It looks as though I won't be able to end my Temagami stay with a nice set of snow photos to contrast with the earlier ones, but we did get a little tickle of snow this morning. The "Two Chairs" by the lake and the boat dock had a rime of snow on them when I woke up, and through the morning there were snow flurries. Some were quite fat, and we thought the snow day was coming, but no: in the afternoon the clouds parted, blue sky appeared, and the weather report said the show was over.
I took a walk down the dirt road to the highway though, diligently photographing what fragile fragments of snow remained, and I liked the criss-cross effect on the trees, like lacy Cold Cross Buns:
And then there was the usual (yawn) gorgeous sunset. Indoors we didn't do much except fuss at what to do about Peter's short-acting insulin pens, which are defective, and fail on yet another day to start My Definitive Final Swan Song Novel. I read a pair of delicious Girls Own books, though - Rumer Godden's Song of the Nightingale, about a poor girl dancer, and Mrs. Molesworth's The Girl in the Black Dress. Tonight it's lasagne redux, which is no sad thing, when the frozen cook-from-scratch lasagne is as good as they make it here in Canada!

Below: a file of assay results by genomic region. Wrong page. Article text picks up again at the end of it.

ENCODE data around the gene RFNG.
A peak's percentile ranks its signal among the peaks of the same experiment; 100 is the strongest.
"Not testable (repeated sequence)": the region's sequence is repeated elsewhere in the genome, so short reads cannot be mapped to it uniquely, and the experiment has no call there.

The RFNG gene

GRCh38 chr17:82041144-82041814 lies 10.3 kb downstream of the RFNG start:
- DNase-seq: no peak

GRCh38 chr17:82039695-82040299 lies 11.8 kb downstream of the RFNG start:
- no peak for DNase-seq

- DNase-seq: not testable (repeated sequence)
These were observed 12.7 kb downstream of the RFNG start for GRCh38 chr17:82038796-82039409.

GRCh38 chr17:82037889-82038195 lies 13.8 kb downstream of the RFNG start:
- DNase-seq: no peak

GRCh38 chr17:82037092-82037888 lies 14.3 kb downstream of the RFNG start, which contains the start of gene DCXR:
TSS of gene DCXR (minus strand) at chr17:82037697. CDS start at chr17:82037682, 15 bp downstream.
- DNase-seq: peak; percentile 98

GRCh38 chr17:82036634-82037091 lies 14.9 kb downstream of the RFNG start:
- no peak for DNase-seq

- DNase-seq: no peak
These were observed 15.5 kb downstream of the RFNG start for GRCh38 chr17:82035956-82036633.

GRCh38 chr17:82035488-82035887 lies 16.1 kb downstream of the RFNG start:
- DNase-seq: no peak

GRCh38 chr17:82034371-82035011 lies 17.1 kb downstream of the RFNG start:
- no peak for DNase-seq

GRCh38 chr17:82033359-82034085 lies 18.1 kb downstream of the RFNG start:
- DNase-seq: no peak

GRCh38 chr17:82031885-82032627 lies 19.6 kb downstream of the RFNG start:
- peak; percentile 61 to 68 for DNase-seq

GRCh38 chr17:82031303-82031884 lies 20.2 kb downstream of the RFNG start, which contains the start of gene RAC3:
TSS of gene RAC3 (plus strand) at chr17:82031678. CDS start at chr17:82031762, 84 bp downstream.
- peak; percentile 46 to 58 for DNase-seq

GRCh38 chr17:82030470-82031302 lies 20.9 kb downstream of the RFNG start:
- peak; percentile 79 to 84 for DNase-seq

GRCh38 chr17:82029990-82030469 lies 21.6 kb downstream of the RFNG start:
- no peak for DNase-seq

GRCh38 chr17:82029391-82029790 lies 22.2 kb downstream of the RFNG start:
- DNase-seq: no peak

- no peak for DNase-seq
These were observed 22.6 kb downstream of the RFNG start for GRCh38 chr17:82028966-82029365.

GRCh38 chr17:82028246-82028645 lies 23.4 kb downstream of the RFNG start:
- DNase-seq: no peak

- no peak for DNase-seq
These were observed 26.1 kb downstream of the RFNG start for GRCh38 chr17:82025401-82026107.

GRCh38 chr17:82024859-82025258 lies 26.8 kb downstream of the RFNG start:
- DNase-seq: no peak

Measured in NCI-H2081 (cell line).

Woke up this morning to see snow flurries! So excited, but we didn't get a winter scene - even though the day is cold (35F), the snow stopped and the sun gleamed out, majestically lighting up the silver clouds over the silver lake. By afternoon the clouds had cleared and the sun was golden. Now, I've always wanted to walk around the lake a bit, but couldn't - the "first growth" Canadian forest is so thick, and there's a marsh you simply cannot cross. But last night I had a nice Skype with Claire, and she'd told me how to get around the marsh so I could walk on the other side. Not exactly easy, but I was prepared with my hiking boots, down jacket and gloves. From the road, there's a vague path into the bush. You then clamber up to high ground, which is by no means easy as it's a perfect thicket, with sticks poking you everywhere like it's the Blair Witch Project. You cross the marshy part, higher up, by jumping from one thick puffy moss blanket to the next, hoping you won't be swallowed up by them completely.